The Supper Club Mystique

dsc00209Wisconsin has something special to offer to the rest of the world, besides the Packers and cheese. It is the supper club capital of the world. While these dimly-lit destinations from decades gone by are an upper Midwest phenomenon, Wisconsin hosts by far the largest concentration. The Badger State is estimated to have as many as 1,000 supper clubs.

However, the first supper club was not in Wisconsin, it was in Beverly Hills, California. But it was established by Milwaukee native, Lawrence Frank in 1938, who is also credited with coining the term, “doggie bag.” They became popular in the 1930’s and 1940’s, reaching their peak in the 50’s and 60’s. Some of them were originally prohibition era roadhouses and gangster lore abounds as part of the history of several of these establishments.

Supper clubs have always been destinations, a place to relax, to be pampered, to enjoy a leisurely evening with friends and family. It is easy to see how the pace of modern life and prevalence of fast food outlets, sports bars, and restaurant franchises lured people away from this more elegant and leisurely way to dine.

These venerable family-owned institutions have some commonalities besides their dinner only (and, for some, Sunday Brunch) schedule. They are often found in tourist areas, scenic, or out-of the-way locations. For instance, Hob Nob, between Kenosha and Racine on Sheridan Road, is on the shore of Lake Michigan and Ishnala Supper Club overlooks beautiful Mirror Lake near the Dells.

The supper club menu is usually, classic, gradually tweaked with a few additions through the decades. You’ll usually find prime rib, steaks, broiled fish, and roast duck. Other typical reliables are a fancy relish tray, brandy old fashioned cocktails, and an all-you-can eat Friday fish fry.

I have been to three local supper clubs on several occasions.

Hob Nob became our go to place for special celebrations several years ago. The experience is retro swank. The two-story tall martini glass painted on the exterior of the building, along with its scenic view of Lake Michigan tip you off that you are in for something special inside. Each of the three main dining rooms has its own themed decor. The view, the bar, the high-back naugahyde booths, the candelabras, the lamps, the jazz trio, the color, and class is straight out of the sixties. I can easily picture Sammy Davis, Jr. or Frank Sinatra hanging out there. The food and service have maintained a standard of excellence.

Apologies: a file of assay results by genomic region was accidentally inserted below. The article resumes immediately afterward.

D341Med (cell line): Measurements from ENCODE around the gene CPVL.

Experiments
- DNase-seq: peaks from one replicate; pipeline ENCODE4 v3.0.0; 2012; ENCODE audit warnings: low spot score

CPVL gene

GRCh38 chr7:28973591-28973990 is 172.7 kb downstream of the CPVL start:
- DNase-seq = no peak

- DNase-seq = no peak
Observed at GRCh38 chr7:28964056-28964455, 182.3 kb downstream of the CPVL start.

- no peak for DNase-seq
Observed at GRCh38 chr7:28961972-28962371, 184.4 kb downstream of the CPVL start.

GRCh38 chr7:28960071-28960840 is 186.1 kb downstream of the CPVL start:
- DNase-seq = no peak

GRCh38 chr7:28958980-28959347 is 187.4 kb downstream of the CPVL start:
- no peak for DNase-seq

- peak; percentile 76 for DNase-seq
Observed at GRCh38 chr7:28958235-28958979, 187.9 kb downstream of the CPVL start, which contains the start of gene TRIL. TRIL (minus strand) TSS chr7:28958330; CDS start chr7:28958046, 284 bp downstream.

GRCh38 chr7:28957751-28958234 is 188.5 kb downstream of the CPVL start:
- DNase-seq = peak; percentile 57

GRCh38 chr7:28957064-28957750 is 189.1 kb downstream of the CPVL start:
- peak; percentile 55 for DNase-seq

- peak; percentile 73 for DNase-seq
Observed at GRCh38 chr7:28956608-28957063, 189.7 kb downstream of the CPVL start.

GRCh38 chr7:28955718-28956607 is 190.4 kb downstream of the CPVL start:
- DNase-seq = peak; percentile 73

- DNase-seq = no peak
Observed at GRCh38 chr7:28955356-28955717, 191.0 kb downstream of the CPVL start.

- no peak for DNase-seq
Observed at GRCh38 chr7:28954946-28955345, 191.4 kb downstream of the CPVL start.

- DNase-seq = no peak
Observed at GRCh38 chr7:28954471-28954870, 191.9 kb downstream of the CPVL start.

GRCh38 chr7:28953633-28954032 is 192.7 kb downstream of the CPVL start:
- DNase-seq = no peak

The Corner House in Racine was, for a few years, the place to take our family for Christmas, until the family became too large and included boyfriends, husbands, grandchildren, great grandchildren, friends, and visiting relatives and their friends. The prime rib is the thing there. It cuts like butter. This place, too seems unchanged through the years, but is still classy today.

The supper club that we have frequented the most is about five minutes from our home. The Village Supper Club on Sheridan Road south of Kenosha has hosted two of our family birthday parties upstairs where there is another dinning room and bar. After it suffered a major fire a few years ago, we determined if it re-opened, we would give it a try.

It soon became one of our favorite places. It’s close, comfortable, and casual, like a corner bar crossed with a really good restaurant. The service is friendly. The steaks rival any steakhouse and the sea bass is outstanding and the prices are very reasonable. You will want to make reservations if you eat there on Friday or Saturday, since it gets very busy.

What’s the mystique about these places? They are unique, unlike the cookie cutter franchises. They are a piece of our history and our culture. They are nostalgic and usually classy or rustic. The food is superb and the portions generous. Dining there makes you feel kind of special.

While some of these venerable dining destinations have had to close their doors because of growing competition, they are currently experiencing a resurgence, thanks in large part to the beautiful coffee table books and PBS special by Ron Faiola.

You can find a directory of Wisconsin supper clubs at travelwisconsin.com.

Now, go forth exploring. Enjoy new adventures in dining, and discover the mystique for yourself.

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Photos: Hob Nob, Racine, WI.

About Glenn

Glenn Hager is the author of An Irreligious Faith and Free Range Faith. He encourages independent minded people of faith through his writing, speaking, consulting, and one-on-one relationships.
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